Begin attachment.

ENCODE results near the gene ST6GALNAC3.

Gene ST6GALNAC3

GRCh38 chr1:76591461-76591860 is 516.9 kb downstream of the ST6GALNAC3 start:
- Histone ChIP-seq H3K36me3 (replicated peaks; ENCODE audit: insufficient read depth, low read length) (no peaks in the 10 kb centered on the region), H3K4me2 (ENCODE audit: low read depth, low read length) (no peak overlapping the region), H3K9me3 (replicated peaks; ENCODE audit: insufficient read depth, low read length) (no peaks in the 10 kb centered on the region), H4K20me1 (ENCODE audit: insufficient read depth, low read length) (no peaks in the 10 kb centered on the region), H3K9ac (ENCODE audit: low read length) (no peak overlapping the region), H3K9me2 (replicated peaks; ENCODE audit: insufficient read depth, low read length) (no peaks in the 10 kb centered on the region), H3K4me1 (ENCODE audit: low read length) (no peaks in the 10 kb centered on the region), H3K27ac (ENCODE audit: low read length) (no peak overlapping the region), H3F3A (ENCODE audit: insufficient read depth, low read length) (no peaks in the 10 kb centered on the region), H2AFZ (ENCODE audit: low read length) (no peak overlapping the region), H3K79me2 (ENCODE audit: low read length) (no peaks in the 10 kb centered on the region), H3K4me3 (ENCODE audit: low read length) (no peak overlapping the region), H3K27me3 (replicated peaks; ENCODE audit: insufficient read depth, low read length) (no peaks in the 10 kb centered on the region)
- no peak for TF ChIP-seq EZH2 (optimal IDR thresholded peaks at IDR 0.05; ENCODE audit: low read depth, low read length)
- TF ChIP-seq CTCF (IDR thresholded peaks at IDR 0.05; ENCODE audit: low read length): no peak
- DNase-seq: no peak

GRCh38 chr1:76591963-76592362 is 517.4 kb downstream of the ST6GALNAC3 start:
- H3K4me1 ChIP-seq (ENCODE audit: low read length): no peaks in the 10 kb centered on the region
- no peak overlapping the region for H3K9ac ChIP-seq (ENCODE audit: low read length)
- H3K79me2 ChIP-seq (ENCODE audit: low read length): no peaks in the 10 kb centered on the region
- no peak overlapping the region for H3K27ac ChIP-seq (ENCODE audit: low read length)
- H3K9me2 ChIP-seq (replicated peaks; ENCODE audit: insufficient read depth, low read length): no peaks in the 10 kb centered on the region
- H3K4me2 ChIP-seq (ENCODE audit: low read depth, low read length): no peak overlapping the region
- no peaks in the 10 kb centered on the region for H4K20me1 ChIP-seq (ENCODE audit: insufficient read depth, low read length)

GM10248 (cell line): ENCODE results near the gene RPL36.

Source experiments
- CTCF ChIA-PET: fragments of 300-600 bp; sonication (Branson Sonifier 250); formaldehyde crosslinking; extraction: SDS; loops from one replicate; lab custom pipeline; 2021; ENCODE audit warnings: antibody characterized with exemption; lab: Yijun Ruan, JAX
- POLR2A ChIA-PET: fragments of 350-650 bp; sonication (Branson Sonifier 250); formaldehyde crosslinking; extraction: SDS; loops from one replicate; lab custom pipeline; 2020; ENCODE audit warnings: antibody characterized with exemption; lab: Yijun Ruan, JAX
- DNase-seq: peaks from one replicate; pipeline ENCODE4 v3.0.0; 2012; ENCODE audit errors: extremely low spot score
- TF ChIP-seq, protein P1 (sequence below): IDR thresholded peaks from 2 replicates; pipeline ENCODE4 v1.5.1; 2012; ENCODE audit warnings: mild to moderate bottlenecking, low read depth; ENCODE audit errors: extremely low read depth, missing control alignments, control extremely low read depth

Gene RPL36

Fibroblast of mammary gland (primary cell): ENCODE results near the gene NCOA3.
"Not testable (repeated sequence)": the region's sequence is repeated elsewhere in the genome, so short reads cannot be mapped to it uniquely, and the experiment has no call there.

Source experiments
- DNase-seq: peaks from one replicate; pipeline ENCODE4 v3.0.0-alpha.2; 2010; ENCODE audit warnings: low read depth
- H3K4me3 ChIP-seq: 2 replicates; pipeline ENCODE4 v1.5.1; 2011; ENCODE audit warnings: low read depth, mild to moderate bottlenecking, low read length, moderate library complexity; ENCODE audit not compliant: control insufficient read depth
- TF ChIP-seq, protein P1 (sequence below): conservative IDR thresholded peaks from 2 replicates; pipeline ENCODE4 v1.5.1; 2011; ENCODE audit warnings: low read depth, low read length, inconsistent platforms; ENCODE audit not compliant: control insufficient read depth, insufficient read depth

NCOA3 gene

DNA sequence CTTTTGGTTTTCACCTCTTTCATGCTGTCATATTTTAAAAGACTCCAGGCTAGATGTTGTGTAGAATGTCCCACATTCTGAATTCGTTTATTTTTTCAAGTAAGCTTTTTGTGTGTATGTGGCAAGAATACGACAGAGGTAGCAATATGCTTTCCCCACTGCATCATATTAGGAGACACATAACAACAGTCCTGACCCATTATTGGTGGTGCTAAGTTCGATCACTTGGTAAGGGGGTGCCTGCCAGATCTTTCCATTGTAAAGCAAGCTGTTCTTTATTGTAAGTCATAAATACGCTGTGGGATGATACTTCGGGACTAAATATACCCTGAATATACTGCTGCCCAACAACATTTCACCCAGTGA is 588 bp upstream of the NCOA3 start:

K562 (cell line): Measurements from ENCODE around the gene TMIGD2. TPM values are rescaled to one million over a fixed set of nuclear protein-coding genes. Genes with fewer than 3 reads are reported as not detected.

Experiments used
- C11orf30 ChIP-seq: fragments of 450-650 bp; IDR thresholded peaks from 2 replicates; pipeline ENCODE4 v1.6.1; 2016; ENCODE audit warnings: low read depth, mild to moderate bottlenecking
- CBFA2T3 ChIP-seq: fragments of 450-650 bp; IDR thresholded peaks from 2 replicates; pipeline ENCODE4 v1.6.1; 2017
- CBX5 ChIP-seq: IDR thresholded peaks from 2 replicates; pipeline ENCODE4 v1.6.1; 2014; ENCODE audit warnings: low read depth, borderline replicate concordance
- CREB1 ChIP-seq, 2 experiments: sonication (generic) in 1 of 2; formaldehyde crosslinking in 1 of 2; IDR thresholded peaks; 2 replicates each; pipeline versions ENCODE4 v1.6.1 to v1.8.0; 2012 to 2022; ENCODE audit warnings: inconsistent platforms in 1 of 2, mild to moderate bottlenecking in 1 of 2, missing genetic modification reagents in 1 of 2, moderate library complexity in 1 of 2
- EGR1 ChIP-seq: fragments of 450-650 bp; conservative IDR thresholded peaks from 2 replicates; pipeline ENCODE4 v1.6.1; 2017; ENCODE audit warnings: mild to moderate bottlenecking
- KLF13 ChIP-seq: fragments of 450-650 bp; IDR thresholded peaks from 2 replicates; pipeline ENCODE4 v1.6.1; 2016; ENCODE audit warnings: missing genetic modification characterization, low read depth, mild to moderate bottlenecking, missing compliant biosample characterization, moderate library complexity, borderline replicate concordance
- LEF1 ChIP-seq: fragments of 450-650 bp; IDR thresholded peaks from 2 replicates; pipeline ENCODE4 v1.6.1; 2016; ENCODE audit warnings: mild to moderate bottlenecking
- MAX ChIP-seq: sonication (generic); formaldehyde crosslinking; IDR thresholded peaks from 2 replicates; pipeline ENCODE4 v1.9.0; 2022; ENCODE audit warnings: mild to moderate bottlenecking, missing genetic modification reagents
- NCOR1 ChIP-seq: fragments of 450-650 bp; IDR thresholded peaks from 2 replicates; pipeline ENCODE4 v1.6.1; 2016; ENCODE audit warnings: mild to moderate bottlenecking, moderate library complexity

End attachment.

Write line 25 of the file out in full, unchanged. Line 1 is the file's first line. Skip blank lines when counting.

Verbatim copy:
Source experiments